AP/Bob Child

Now that you've put away all your holiday decorations, what are you going to do with those holiday gift plants still adorning your house?  Like many gifts, some are worth saving and others are better regifted. So let's go through the list of holiday gift plants and I'll tell you what I think you should do with them.

AP/Toby Talbot

I'm Charlie Nardozzi and this is the Vermont Garden Journal. It used to be New Years meant a slew of seed and plant catalogs filling my mailbox. Now the catalogs start arriving in November, but I still never get around to perusing them until after the holidays.

AP/Wayne Parry

I'm Charlie Nardozzi and this is the Vermont Garden Journal. Well, the egg nog is gone, the leftovers still fill the refrigerator and there's that nasty stain on your rug from Uncle Joe's spilled wine that needs attending. And yes, there's the holiday tree. If you purchased one of the more than 30 million live Christmas trees sold this year, you're probably wondering what to do with it now that the festivities are over. You certainly can bring it to a recycling center for chipping or chip it up yourself to make mulch for your garden.

AP/Matt Dunham

I'm Charlie Nardozzi and this is the Vermont Garden Journal. Forcing bulbs into bloom indoors just doesn't sound humane or natural, but we love to do it. There's nothing like a fragrant hyacinth, colorful tulip or cheery daffodil blooming on our kitchen table, while it continues to snow outside. But while Santa may grace your holiday stocking with some bulbs for forcing, you have to do it right to get the results you want.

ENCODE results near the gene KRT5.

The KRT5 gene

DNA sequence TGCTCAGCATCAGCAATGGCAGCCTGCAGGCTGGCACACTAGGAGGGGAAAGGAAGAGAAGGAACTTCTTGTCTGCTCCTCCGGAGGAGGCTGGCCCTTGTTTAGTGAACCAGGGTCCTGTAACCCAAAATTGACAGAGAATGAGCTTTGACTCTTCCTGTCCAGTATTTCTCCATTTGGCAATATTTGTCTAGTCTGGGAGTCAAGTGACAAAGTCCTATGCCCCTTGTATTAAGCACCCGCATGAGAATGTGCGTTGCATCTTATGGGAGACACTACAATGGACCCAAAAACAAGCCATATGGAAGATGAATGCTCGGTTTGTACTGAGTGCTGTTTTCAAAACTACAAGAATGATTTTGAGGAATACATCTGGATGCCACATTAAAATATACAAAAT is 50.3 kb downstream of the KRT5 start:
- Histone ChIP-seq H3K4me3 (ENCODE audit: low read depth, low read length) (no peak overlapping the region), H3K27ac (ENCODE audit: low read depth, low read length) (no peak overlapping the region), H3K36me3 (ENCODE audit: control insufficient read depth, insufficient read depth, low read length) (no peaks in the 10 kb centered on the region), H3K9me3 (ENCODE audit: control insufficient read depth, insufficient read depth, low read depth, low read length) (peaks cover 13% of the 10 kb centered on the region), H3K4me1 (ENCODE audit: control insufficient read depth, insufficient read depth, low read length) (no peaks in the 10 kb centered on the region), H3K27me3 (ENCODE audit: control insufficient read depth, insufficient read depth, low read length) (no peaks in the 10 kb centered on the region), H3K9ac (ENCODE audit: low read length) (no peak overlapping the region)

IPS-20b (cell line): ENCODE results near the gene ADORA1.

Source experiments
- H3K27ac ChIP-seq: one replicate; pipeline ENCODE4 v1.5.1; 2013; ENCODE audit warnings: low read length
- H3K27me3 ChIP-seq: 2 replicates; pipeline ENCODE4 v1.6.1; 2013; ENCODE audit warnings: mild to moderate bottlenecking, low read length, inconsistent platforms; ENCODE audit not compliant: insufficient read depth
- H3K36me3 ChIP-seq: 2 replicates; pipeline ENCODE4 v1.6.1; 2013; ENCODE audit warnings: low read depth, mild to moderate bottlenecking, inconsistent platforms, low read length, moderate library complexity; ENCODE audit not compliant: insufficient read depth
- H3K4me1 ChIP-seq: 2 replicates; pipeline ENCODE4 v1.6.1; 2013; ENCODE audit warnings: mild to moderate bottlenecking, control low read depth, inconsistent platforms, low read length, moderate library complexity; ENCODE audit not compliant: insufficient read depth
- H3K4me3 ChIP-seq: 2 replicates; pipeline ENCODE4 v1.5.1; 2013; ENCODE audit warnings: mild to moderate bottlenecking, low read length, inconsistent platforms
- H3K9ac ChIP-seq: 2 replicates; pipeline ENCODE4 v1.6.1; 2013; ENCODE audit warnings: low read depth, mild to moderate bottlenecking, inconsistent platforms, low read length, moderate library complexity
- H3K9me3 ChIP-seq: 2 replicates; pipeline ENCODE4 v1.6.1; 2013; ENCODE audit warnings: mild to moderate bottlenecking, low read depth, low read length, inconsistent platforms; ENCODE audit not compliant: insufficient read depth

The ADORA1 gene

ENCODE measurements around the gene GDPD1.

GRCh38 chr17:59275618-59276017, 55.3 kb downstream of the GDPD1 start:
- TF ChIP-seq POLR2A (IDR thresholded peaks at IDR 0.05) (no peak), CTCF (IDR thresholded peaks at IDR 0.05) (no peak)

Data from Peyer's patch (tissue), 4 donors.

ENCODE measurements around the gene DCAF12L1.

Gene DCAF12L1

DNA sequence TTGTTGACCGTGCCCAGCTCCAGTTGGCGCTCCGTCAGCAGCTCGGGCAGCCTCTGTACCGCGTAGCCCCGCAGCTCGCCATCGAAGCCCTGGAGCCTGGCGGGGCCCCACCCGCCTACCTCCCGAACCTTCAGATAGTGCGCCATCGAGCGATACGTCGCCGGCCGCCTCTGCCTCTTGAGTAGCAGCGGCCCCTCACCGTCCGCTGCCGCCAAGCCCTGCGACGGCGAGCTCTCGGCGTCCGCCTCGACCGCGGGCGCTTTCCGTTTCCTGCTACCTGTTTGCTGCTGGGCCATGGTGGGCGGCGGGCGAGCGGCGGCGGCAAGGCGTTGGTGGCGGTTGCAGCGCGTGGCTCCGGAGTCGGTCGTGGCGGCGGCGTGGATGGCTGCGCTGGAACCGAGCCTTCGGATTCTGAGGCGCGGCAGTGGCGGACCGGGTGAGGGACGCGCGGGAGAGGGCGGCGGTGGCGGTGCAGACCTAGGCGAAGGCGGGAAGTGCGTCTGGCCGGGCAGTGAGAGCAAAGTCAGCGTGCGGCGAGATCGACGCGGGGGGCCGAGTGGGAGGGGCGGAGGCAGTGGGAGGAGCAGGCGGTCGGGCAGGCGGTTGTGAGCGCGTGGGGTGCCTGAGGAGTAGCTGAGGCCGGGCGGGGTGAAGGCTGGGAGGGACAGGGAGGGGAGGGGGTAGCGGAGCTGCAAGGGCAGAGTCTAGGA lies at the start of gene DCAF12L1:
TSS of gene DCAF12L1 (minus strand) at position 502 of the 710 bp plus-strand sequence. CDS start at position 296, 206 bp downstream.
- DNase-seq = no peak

AP Photo/Pat Sullivan

Oh, by gosh by golly, it's time for gifts for your favorite gardener. Yes, it's time to figure out what special holiday gift you can give the gardener in your family. If you're stuck for ideas, I've got a few I would like this year, hint, hint.

Jackson and Perkins

I recently heard a story about NASA sending basil and turnip seeds to the moon in grow chambers to see how they will germinate in that gravity-less, high radiation environment. It prompted me to remember the now famous research NASA also did on house plants.

AP Photo/Lee Reich

This flower is named after a shepherdess who had unrequited love for a gardener. Each day she would walk to his door to impress him by piercing her own heart with a golden arrow. The blood that would drop to the ground would turn into scarlet flowers that would line his path. I don't know if that shepherdess ever got her gardener, but I do know her name was amaryllis.

This South American tropical bulb is easy to grow and rewarding with its large, 10 inch diameter, multiple blooms. Plus, with a little care you can get it to rebloom next year.

AP Photo/Jeff Gentner

Friday, November 22, 2013 at 5:57 p.m. and Sunday, November 24, 2013 at 9:35 a.m. I'm Charlie Nardozzi and this is the Vermont Garden Journal. We've all seen it happen. A beautiful, broad-leaved rhododendron looks great going into winter. But in spring the leaves have browned and curled, turning our beautiful specimen into a deposit for the compost pile. So how do we get our broad-leaved evergreens such as rhodis, mountain laurel and pieris shrubs to make it through winter? It's all about protection.

AP Photo/Dean Fosdick

Friday, November 15, 2013 at 5:57 p.m. and Sunday, November 17, 2013 at 9:35 a.m. I'm Charlie Nardozzi and this is the Vermont Garden Journal. We all have played with the wiggly earthworm since childhood. As gardeners we've been taught to revere the earthworm as a master decomposer of organic matter and savior of plants growing on clay soils. But all is not what it seems with the earthworm. There is a dark side to this creature.

Wikimedia Commons

Friday, November 8, 2013 at 5:57 p.m. and Sunday, November 10, 2013 at 9:35 a.m. I'm Charlie Nardozzi and this is the Vermont Garden Journal. This common flowering houseplant is native the southeastern, coastal mountains of Brazil. It flowers in May in the Southern hemisphere in response to the shorter day lengths. Europeans starting breeding this plant in the 1800's and now it's one of our most treasured symbols of the holidays. It's the Christmas cactus.